The race itself was pretty cool. The first 13 miles are easy as you're with the crowd of half-ers. But, once they split it was kinda eerie how little people were still going on. The herd really thinned out. The first half took us over the Ambassador Bridge for a spectacular view of the sun rising on the Detroit River and then into Canada. It was kinda funny because the race started off with all Michigan performers being blasted out of the loud speakers. We were warmed up by Kid Rock, Eminem, Kiss, The White Stripes, and of course, some Motown. Canada greeted us with Rush. And canadian geese (they flew over us as soon as we hit Canadian soil- it was pretty cool). The view on the Canadian side of the race was pretty awesome. I got to see the Detroit skyline for 2 miles of the race. Then, we came back to the US through the Windsor Tunnel. The tunnel takes you under the Detroit River. It was hot. And noisy. And i hated it a little bit.

After the tunnel, we went past Cobo Arena and Joe Louis Arena (where the Red Wings play- hooray hockey!) and then though some neighborhoods before coming back downtown. Once we hit downtown again, the half-ers turned right while us full-ers kept left. We then went along Jefferson for 3 straight miles. This part was boring. Nothing to see. No one cheering us on. Nothing. After the boring straight-away, we turned into the Indian Village neighborhood. Here is where i got some beer at mile 17. It was delicious.

Mile 18 took us back out onto a major street and then some crowds. There was a brief pick-me-up for that mile before we turned onto Belle Isle. Belle Isle really, really, sucked and even now, I still hate it. It's a 3 mile loop and it was windy as it was off the water and I was just so frickin' tired. And- up to that day, it was also the longest i've ever ran (19.6 was the longest I trained up to for the marathon). When we finally got off that stupid island we only had 4 miles to go. 4 miles is easy. I can do that anytime. But, 4 miles after already going 22...it was brutal. We walked a lot and generally didn't say much. We were miserable and wanted to be done, but our muscles weren't cooperating. Bob's right leg was cramping and my left was cramping and we just wanted to stop.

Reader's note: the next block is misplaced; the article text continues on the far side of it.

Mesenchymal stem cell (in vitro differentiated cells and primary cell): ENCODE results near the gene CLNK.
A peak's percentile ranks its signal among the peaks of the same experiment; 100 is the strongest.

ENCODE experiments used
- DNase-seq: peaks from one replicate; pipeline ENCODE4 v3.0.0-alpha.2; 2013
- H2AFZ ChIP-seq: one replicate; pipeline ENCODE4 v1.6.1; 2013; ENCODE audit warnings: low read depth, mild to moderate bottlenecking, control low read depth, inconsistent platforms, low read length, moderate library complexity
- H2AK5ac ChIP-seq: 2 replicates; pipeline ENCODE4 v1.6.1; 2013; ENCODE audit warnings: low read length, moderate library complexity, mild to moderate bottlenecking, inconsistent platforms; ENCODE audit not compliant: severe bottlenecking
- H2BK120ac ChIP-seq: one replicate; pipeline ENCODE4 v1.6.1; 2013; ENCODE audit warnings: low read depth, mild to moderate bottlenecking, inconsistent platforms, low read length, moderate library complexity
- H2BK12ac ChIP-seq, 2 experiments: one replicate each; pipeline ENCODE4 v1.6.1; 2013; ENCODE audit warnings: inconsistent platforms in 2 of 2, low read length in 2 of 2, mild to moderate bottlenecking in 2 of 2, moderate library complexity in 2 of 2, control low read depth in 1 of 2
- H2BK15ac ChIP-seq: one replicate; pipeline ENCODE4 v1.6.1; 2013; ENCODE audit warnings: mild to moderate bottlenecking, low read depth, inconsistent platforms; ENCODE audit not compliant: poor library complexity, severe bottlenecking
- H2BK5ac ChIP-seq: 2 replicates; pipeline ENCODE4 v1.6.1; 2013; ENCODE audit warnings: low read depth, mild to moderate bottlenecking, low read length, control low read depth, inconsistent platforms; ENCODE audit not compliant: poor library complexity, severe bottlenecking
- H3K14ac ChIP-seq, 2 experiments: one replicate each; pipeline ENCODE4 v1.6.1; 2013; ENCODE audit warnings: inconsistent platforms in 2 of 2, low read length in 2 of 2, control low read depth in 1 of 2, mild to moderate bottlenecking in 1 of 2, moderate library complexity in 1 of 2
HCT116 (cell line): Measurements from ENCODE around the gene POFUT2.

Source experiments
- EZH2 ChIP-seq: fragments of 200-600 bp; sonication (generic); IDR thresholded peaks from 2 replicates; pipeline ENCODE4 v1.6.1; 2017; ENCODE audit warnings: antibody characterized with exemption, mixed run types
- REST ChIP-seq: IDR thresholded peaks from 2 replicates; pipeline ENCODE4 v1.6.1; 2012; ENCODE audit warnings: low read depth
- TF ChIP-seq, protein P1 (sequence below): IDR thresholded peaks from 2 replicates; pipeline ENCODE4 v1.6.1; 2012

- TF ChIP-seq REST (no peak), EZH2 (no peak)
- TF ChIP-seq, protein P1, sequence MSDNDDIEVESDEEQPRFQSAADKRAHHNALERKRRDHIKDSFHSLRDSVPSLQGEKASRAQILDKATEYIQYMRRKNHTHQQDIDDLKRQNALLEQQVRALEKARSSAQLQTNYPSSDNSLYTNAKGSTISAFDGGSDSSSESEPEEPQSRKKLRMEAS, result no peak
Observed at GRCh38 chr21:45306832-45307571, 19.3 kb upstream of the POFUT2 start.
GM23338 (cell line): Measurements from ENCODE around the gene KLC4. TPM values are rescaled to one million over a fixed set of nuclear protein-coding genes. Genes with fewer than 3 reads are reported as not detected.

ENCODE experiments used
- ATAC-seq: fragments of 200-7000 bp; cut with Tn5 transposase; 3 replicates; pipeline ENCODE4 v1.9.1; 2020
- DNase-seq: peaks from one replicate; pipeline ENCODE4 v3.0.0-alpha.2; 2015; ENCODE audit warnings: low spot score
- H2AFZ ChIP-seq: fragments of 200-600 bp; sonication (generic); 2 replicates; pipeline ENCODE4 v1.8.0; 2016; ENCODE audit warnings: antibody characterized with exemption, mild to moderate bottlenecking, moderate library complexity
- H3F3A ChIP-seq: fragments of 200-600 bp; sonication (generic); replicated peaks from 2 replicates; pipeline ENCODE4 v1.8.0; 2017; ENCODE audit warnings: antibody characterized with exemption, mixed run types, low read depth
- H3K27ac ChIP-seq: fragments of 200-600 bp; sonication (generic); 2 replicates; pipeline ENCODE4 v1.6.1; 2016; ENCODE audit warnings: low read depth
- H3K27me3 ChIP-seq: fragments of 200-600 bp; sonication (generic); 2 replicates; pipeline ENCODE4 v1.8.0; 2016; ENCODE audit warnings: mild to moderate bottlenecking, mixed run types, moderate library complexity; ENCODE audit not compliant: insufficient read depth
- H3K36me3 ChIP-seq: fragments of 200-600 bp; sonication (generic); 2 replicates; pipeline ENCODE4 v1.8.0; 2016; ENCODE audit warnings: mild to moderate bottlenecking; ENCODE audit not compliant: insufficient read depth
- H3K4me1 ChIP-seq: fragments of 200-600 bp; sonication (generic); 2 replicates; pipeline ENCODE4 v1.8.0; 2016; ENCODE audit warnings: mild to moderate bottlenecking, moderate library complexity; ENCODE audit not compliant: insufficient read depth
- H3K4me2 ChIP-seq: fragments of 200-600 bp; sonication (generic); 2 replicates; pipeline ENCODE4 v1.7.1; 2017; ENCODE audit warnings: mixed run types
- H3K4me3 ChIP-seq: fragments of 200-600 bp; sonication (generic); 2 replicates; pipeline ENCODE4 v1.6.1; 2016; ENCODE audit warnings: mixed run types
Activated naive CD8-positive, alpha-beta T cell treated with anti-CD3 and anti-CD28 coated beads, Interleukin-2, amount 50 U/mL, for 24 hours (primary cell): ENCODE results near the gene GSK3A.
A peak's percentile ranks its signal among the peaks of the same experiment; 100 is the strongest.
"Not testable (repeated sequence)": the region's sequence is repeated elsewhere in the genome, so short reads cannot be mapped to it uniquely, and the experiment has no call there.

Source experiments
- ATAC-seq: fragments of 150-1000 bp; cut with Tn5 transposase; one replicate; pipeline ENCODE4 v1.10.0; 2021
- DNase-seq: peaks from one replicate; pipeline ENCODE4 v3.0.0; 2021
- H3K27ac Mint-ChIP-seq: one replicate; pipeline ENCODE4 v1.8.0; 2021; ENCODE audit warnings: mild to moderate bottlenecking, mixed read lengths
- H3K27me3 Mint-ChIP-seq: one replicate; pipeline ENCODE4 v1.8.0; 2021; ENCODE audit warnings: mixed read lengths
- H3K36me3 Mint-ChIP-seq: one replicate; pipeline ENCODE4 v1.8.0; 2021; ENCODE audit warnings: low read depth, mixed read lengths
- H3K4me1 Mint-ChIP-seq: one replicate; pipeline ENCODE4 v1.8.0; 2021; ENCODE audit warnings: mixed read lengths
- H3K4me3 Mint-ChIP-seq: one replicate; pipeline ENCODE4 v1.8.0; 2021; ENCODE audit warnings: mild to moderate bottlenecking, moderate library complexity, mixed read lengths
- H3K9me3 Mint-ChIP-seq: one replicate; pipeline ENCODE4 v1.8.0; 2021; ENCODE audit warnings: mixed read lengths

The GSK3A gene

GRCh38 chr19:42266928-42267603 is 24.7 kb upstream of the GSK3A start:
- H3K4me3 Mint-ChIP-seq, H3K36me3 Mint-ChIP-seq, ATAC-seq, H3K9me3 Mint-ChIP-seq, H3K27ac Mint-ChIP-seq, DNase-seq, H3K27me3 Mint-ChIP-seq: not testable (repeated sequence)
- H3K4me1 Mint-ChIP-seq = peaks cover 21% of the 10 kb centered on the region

But, we're not quitters. So, we walked/ran those last four miles and finished. I got to run along the Detroit River trail for the first time and see some spots of Detroit that i've never seen. It was pretty amazing to experience my favorite city by foot like that. I will return to the Detroit Marathon one day. I have to. I gotta drop my time and finish with the crowd instead of the back of the pack. :)

calories burned jogging 2 miles

calories burned jogging 2 miles

Mile Markers: The 26.2 Most Important Reasons Why Women Run

In Mile Markers, Runner’s World contributing editor Kristin Armstrong captures the ineffable and timeless beauty of running, the importance of nurturing relationships with those we love, and the significance of reflecting on our experiences. This collection considers the most important reasons women run, celebrating the inspiring passion runners have for their sport and illustrating how running fosters a vitally powerful community. With unique wit, refreshing candor, and disarming vulnerability, Armstrong shares her conviction that running is the perfect parallel for marking the milestones of life. From describing running a hardfought race with her tightly-knit group of sweat sisters, to watching her children participate in the sport for the very first time, Armstrong infuses her experiences with a perspective of hope that every moment is a chance to become a stronger, wiser, more peaceful woman. Running threads these touching stories together, and through each of them we are shown the universal undercurrents of inspiration, growth, grace, family, empowerment, and endurance.